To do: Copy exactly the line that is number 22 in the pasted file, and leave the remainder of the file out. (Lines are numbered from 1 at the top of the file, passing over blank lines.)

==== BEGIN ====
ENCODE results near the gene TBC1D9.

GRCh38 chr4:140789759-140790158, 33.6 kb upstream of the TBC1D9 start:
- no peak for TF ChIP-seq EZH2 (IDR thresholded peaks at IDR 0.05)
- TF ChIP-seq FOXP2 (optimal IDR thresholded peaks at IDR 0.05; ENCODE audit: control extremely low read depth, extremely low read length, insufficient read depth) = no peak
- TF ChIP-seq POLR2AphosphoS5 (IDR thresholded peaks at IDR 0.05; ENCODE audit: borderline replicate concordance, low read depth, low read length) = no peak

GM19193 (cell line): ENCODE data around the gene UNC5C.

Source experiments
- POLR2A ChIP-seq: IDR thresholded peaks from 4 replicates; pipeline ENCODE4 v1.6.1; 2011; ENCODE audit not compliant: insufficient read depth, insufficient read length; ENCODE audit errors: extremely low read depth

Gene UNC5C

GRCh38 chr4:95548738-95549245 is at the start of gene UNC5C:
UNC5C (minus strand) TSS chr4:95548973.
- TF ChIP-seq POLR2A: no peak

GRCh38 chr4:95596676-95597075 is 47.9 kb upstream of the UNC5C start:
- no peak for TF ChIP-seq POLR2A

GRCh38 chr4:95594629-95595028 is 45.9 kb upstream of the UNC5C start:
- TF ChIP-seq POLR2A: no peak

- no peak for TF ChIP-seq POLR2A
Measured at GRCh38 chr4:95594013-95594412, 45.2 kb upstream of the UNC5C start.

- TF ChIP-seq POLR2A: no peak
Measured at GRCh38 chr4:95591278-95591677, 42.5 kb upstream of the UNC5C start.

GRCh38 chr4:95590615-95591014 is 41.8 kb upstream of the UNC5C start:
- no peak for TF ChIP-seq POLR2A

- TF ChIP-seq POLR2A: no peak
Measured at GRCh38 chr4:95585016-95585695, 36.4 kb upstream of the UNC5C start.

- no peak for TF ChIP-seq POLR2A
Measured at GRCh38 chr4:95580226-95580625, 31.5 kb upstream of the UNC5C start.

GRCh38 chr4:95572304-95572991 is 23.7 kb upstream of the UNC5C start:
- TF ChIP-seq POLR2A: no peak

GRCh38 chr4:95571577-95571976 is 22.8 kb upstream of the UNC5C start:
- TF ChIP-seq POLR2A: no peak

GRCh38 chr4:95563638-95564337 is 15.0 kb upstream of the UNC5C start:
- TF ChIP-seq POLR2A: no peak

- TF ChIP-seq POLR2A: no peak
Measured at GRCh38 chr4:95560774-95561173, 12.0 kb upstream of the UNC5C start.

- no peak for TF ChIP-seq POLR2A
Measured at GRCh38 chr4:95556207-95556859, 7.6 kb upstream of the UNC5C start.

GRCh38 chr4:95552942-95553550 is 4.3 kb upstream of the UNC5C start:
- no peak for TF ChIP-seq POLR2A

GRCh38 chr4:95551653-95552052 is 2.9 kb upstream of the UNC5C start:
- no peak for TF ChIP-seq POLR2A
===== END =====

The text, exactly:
- no peak for TF ChIP-seq POLR2A